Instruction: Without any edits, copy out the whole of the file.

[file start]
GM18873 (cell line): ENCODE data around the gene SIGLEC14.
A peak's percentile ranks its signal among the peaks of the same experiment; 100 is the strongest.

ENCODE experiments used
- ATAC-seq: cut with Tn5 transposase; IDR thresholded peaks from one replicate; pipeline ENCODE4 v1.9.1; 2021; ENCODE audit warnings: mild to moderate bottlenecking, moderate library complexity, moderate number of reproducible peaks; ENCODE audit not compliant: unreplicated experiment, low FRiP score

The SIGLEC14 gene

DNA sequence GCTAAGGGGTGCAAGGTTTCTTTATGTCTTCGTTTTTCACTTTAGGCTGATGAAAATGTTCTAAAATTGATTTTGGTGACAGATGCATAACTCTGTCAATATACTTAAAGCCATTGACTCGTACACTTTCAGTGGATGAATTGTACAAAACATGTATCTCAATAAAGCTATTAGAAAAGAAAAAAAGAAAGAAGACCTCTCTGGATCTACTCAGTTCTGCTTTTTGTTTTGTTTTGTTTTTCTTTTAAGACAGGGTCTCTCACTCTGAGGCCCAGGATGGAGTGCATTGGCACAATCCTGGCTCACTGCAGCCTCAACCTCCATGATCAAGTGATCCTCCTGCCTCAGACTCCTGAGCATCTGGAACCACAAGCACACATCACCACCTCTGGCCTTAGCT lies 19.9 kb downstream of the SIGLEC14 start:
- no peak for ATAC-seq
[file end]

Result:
GM18873 (cell line): ENCODE data around the gene SIGLEC14.
A peak's percentile ranks its signal among the peaks of the same experiment; 100 is the strongest.

ENCODE experiments used
- ATAC-seq: cut with Tn5 transposase; IDR thresholded peaks from one replicate; pipeline ENCODE4 v1.9.1; 2021; ENCODE audit warnings: mild to moderate bottlenecking, moderate library complexity, moderate number of reproducible peaks; ENCODE audit not compliant: unreplicated experiment, low FRiP score

The SIGLEC14 gene

DNA sequence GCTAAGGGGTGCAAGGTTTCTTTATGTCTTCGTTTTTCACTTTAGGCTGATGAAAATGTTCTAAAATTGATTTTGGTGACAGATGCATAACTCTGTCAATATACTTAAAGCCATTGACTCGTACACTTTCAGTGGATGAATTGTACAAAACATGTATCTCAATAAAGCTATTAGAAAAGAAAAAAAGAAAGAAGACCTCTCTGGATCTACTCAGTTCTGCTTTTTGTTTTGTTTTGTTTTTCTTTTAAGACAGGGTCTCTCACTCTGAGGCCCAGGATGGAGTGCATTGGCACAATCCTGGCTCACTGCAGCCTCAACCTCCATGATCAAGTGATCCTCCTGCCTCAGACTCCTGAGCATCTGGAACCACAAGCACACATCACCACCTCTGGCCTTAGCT lies 19.9 kb downstream of the SIGLEC14 start:
- no peak for ATAC-seq